Life after fire: Collective agricultural production for reincorporation communities in the Colombian post-conflict
Examensarbete för masterexamen
Architecture and planning beyond sustainability (MPDSD), MSc
Estrada D'amato, Laura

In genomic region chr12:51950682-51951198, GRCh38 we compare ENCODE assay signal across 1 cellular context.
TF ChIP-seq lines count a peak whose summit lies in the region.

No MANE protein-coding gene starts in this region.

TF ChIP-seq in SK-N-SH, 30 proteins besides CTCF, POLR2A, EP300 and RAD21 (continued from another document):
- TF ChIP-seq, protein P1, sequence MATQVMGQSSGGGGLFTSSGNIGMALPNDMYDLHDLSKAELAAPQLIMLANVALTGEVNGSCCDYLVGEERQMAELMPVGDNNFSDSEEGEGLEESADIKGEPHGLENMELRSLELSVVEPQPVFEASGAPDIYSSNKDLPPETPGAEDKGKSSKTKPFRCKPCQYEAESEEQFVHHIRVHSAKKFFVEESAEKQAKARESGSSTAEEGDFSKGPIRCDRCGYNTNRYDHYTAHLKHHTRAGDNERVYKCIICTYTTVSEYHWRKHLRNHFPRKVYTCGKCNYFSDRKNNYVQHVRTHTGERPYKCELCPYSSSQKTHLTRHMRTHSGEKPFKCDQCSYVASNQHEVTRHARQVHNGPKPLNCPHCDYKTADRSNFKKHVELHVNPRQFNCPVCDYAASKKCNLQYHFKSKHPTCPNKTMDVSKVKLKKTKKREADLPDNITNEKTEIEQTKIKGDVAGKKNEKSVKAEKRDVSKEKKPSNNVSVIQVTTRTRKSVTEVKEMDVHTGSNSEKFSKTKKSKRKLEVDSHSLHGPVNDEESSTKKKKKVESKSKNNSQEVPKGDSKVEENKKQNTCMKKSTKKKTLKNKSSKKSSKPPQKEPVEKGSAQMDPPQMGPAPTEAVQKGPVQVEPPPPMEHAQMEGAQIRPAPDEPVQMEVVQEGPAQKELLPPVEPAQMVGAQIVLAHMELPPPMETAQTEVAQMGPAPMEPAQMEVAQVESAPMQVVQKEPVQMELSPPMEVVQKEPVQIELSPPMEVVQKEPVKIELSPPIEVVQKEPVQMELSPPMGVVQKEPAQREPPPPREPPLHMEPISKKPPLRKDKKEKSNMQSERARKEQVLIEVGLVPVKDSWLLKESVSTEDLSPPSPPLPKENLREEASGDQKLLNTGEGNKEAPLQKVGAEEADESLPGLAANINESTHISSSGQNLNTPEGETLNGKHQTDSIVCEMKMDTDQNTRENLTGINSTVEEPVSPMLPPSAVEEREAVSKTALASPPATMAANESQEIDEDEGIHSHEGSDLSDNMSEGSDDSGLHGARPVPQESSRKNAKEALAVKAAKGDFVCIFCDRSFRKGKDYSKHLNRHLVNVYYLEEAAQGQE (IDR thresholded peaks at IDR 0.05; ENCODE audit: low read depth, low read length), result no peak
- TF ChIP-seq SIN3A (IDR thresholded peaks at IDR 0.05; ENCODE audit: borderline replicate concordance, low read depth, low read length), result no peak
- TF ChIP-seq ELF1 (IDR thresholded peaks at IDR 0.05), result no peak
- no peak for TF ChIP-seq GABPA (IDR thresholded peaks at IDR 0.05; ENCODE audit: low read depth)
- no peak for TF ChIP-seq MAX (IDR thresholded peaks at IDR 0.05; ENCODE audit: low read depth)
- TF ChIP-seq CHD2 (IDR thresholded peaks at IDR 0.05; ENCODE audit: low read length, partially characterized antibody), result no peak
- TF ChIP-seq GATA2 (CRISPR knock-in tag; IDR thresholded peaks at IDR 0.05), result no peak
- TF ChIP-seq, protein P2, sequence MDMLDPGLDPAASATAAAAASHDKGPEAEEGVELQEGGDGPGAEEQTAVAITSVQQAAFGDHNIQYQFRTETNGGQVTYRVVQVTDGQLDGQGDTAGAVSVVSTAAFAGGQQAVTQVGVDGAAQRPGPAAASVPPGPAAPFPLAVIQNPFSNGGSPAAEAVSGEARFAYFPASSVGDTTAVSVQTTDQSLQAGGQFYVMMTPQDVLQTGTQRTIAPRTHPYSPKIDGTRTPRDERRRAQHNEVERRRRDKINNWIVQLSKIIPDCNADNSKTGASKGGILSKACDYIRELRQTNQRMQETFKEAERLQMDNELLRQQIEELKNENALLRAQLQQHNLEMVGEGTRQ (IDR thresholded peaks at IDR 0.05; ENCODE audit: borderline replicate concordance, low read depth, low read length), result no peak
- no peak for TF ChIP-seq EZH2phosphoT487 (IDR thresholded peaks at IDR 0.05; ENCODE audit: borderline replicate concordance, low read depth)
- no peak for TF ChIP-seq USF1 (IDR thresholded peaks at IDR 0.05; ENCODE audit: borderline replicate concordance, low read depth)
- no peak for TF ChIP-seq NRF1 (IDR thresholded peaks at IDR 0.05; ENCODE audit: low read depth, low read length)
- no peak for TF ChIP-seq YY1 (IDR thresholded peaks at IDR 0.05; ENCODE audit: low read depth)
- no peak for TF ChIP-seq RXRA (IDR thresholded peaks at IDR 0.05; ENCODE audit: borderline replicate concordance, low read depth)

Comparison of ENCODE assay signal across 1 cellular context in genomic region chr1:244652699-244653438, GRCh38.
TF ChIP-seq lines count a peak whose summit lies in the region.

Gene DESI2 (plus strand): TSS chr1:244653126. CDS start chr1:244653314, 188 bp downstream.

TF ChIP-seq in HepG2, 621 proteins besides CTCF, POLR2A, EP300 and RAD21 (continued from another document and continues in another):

For many decades, Colombia was only perceived by the international community as a dangerous country, facing a cold-blooded war between the state and insurgent groups. With the signature of the Peace Agreement in Havana this image started to shift toward an example of transformation. This negotiation was only the beginning of a complex process that has demanded tremendous efforts from every sector of the society. Today, it is still relevant to re-evaluate what does it take to actually build a long-lasting peace: To repair a broken society after war it is necessary to go beyond cease fire, it is required to holistically understand the reasons that provoked the conflict in the first place, and create conditions to avoid these circumstances to repeat. In Colombia, social inequities and unequal access to land or work opportunities where some of the main reasons that burst the armed conflict. Hence, they are now central points on the peace-building agenda and the focal point to this dissertation. This thesis aimed to contribute to peace from the development of productive infrastructure to ensure economic stability to the demobilized ex-FARC community in Dabeiba, who had been developing collective production initiatives as part of their reincorporation plan. This “peace signers” have established in two separate settlements: one for housing (Llano Grande) and one for productive activities (Taparales), this segregation of uses, represents a mayor logistic complication for the development of their economic activity and consequently, a threat to the peace process, since it is hard to ensure dignified living conditions for the former actors of the conflict. The project is grounded on the historical background of the conflict in Colombia and the peace agreement implementation in Dabeiba and transcends to an empirical, collective knowledge-building through field studies to better understand the site singularities and analyse implicated stakeholders in terms of interests, possibilities and limitations. This research led to the proposal of a development plan for the production infrastructure in Taparales, oriented to improve working conditions for “agroprogreso” association members, increase production quality and efficiency and, ultimately built resilience in the farm by diversifying the income sources and the sustainable use of ecosystem services.